Objective: This study evaluates the long-term outcomes, biliary complication rates, and risk factors for biliary complications after liver transplantation from “donation after cardiac death” (DCD) donors.
Background: Recent enthusiasm toward increased use of DCD donors' livers is mitigated by high biliary complication rates. Predictive risk factors for the development of biliary complications after DCD liver transplantation remain incompletely defined.
Methods: We performed a retrospective review of 1157 “donation after brain death” (DBD) and 87 DCD liver transplants performed between January 1, 1993, and December 31, 2008. Patient and graft survivals and complication rates within the first year of transplantation were compared between DBD and DCD groups. Cox proportional hazards models were used to assess the influence of potential risk factors.
Results: Patient survival was significantly lower in the DCD group compared with the DBD group at 1, 5, 10, and 15 years (DCD: 84%, 68%, 54%, and 54% vs DBD: 91%, 81%, 67%, and 58%; P < 0.01). Graft survival was also significantly lower in the DCD group compared with the DBD group at 1, 5, 10, and 15 years (DCD: 69%, 56%, 43%, 43% vs DBD: 86%, 76%, 60%, 51%; P < 0.001). Rates of overall biliary complications (OBC) (DCD: 47% vs DBD: 26%; P < 0.01) and ischemic cholangiopathy (IC) (DCD: 34% vs DBD: 1%; P < 0.01) were significantly higher in the DCD group. Donor age [hazard ratio (HR): 1.04; P < 0.01] and donor age greater than 40 years (HR: 3.13; P < 0.01) were significant risk factors for the development of OBC. Multivariate analysis revealed that cold ischemic time (CIT) greater than 8 hours (HR: 2.46; P = 0.05) and donor age greater than 40 years (HR: 2.90; P < 0.01) significantly increased the risk of IC.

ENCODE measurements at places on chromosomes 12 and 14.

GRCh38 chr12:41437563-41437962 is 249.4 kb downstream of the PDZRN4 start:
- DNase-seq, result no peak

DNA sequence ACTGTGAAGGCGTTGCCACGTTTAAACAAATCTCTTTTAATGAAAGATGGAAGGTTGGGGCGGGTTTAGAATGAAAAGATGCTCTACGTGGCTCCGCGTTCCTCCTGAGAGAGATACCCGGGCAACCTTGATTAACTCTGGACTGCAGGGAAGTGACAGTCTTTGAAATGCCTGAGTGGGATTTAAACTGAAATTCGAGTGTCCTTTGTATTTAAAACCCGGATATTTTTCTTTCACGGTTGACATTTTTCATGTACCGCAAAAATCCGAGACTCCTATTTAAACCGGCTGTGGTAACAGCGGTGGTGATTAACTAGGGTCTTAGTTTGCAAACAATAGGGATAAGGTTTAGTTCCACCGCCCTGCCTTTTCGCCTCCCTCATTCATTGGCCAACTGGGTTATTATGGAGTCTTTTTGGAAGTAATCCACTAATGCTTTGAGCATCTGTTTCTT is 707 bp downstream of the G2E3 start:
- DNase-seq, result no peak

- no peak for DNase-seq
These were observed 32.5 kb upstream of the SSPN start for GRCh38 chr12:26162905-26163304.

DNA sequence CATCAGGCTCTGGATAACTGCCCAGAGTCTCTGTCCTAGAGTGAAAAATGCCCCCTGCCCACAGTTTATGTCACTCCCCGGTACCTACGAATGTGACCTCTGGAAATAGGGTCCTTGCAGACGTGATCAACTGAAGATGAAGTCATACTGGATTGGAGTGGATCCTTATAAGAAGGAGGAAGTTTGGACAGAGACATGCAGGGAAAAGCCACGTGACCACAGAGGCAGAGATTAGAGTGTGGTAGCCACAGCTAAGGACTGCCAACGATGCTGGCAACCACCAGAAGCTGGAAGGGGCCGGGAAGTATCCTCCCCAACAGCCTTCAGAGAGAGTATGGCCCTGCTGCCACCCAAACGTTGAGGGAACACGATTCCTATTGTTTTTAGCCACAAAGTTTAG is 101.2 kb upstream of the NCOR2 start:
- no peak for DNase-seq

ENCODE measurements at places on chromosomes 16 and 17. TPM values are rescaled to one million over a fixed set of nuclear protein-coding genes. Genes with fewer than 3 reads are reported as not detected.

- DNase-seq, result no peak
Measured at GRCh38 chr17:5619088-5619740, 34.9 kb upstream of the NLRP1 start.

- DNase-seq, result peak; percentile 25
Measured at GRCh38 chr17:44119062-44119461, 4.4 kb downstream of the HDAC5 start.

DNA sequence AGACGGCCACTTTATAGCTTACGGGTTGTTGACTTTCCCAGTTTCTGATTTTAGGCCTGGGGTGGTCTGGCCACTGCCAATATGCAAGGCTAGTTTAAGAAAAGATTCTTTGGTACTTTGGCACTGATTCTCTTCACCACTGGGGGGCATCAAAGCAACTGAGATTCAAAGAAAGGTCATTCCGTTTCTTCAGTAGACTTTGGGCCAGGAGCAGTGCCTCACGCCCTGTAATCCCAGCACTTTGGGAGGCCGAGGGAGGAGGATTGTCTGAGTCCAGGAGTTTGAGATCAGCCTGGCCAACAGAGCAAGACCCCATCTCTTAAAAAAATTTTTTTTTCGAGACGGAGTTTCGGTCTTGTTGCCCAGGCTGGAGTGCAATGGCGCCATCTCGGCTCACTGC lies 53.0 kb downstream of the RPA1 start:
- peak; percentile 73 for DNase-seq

Conclusions: Long-term patient and graft survival after DCD liver transplantation remain significantly lower but acceptable when compared with DBD liver transplantations. Donor age and CIT greater than 8 hours are the strongest predictors for the development of IC. Careful selection of younger DCD donors and minimization of CIT may limit the incidence of severe biliary complications and improve the successful utilization of DCD donors' livers.
This retrospective study evaluates long-term outcomes and biliary complication rates after liver transplantation by using donation after cardiac death (DCD) and donation after brain death (DBD) donor livers. Risk factors for the development of biliary complications in DCD donors are identified.
From the Division of Organ Transplantation, Department of Surgery, University of Wisconsin School of Medicine and Public Health, Madison.
Reprints: David P. Foley, MD, Division of Organ Transplantation, Department of Surgery, University of Wisconsin School of Medicine and Public Health, H4/766 Clinical Sciences Center, 600 Highland Ave, Madison, WI 53792. E-mail: firstname.lastname@example.org.
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